It’s important to remember that superannuation is and always has been a long-term investment.  With that in mind, long-term performance is one of the key factors to consider during events like this.  While it’s confronting to see the global market experience a downturn of this scale, we remain confident this trend will reverse, as we have seen on previous occasions.

There’s no doubt this Coronavirus pandemic is a serious event.  However, as a result of this, we’re likely to see global fiscal stimulus, low valuations on equities and low interest rates for a long time.  Another thing to bear in mind is that the world economy has experienced and overcome many challenging events over the last 100 years, including World War I and World War II, the Spanish flu, the Great Depression and more recently the 2008 Global Financial Crisis [GFC].  The below graph demonstrates how shares climb a “wall of worry” over many years with numerous events pulling them down periodically.  As we can see, the long-term trend of shares is ultimately upward while providing greater returns than other more stable assets.  The takeaway message from this is that periods of volatility are the price we pay for higher longer-term returns from the share market.

Australian Shares "Wall of Worry" - Source ASX, AMP Capital
Australian Shares “Wall of Worry” – Source ASX, AMP Capital

WHAT CAN I DO… to protect my superannuation?

We mention the above because as we experienced during the 2008 Global Financial Crisis [GFC], many investors are now electing to switch their superannuation investments to cash or very defensive options in search of lower volatility and greater stability.  Unfortunately, it’s near impossible to predict when market confidence will return and recover.  As a result, efforts to mitigate risk by attempting to time market movements simply lock-in, and in many cases, magnify losses.  For example, the share market fell some 40% in 2008-9, but recovered near all of the fall in the following 12 months, and subsequently went on to exceed the pre-GFC levels.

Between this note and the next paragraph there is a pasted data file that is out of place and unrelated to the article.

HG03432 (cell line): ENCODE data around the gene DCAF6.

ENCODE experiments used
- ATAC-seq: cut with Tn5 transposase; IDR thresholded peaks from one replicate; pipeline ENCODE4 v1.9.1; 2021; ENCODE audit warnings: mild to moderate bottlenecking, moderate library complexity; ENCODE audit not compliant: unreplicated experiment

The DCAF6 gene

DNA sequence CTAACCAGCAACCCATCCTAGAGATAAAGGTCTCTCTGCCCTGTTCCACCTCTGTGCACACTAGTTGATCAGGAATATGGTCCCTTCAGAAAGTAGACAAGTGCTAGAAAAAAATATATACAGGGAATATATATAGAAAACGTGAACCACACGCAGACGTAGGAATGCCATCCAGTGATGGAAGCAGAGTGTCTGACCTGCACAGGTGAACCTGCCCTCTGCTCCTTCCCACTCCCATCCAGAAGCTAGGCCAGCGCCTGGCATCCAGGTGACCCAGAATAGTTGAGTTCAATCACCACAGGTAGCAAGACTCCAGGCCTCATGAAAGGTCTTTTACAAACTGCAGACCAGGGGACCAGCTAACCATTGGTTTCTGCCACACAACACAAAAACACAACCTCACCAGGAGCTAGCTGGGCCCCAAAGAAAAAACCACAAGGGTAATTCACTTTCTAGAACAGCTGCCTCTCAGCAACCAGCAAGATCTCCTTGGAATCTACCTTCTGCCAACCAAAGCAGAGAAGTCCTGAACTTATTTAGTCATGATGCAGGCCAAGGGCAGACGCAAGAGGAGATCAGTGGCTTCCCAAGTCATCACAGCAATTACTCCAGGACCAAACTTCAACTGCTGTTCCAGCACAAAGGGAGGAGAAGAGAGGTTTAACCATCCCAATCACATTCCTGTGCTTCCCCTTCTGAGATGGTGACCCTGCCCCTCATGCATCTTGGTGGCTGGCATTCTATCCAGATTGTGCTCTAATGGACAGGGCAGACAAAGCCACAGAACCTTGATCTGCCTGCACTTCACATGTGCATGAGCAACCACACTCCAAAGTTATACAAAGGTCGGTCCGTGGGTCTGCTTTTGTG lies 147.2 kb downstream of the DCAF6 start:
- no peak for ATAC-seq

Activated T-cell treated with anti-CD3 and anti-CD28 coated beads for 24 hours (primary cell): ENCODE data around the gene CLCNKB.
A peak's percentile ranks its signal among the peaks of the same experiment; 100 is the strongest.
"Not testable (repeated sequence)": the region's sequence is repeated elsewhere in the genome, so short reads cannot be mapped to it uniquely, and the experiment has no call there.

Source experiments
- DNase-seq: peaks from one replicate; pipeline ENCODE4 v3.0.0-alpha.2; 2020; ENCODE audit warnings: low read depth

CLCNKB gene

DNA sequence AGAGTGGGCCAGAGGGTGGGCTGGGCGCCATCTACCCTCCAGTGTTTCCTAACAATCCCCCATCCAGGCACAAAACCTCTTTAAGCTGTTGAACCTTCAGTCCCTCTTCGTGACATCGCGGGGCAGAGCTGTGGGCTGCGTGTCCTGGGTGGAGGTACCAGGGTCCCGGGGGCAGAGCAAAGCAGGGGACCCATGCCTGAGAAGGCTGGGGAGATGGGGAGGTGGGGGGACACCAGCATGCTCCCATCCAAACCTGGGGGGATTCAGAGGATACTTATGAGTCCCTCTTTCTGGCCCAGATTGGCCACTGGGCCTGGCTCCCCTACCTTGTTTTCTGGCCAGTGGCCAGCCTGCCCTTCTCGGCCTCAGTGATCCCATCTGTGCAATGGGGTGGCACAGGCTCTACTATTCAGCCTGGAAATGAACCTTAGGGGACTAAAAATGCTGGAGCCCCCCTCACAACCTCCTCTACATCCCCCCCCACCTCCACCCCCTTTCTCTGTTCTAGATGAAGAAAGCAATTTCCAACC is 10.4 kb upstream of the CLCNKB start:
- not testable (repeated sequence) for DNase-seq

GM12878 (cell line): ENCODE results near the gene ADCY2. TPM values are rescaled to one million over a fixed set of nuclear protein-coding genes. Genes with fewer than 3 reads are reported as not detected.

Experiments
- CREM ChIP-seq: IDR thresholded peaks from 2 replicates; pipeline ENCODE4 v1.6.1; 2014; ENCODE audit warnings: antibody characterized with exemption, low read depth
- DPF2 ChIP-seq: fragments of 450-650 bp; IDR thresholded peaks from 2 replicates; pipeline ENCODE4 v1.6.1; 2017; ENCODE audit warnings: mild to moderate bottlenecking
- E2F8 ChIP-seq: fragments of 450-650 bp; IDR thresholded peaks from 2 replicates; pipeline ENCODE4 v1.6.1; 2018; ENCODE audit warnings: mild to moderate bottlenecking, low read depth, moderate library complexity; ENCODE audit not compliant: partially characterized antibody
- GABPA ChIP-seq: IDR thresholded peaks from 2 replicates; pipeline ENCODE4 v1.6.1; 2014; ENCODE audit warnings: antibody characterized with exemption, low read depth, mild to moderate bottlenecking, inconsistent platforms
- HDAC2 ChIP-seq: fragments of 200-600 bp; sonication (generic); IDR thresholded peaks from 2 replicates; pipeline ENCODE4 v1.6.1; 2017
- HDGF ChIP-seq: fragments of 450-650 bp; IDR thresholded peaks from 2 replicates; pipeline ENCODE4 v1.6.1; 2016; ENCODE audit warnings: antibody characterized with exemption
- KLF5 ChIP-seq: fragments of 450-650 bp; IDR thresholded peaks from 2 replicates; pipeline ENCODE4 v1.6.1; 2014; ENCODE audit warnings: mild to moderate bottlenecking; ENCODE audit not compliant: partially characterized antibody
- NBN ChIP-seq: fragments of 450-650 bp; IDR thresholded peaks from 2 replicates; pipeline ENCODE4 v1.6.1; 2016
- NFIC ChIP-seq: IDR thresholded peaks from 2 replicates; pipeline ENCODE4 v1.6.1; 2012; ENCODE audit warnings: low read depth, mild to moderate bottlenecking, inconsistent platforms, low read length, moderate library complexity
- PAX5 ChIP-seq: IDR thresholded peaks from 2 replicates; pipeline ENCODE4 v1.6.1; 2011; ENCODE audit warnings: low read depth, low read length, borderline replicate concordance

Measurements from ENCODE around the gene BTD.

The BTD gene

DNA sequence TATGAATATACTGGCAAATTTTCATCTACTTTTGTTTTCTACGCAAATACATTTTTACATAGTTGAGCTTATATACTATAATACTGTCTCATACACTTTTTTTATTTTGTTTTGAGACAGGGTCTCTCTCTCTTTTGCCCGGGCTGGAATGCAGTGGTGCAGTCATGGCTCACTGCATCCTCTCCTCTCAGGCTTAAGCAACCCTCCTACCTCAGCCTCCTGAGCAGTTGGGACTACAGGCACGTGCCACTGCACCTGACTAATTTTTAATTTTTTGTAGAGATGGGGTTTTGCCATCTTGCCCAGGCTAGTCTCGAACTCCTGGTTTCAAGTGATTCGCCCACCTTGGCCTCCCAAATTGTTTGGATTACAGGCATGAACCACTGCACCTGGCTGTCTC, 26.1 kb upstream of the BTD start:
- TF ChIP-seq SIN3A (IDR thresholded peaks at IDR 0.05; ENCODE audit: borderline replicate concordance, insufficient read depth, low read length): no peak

The Coronavirus pandemic has escalated rapidly during the early months of 2020, resulting in the fastest share market drop of this magnitude in history.  It has left us all questioning how long this will last and when global markets will rebound and return to pre-COVID-19 levels.  The sharp market falls and headlines blaring that billions of dollars have been wiped off the share market are stressful for all of us.  It’s only natural to want to take action and do something about it to protect your retirement savings.  However, if history is any indication, those who are unlikely to draw on their superannuation in the short-term are often best to take no action.  We know it may seem counter-intuitive, but panicking and switching your superannuation investments to cash or very defensive options in the midst of a market downturn can lock-in losses and significantly impact your retirement savings in the long-run.

In times like this, it’s often best to turn down the noise.  We have always recovered, and we’re confident that we will come through this crisis as we have in previous times.  With this in mind, we encourage you to consider your immediate and long-term requirements.  As always, you should also continually consider your own objectives, financial situations and needs which are not addressed in this general article.  If you have any concerns or queries, please don’t hesitate to contact us and we will discuss your personal circumstances in more detail.

Stay healthy + safe!

 

Chris Graham – Client Services

COVID-19 // Economic Stimulus + Survival Guide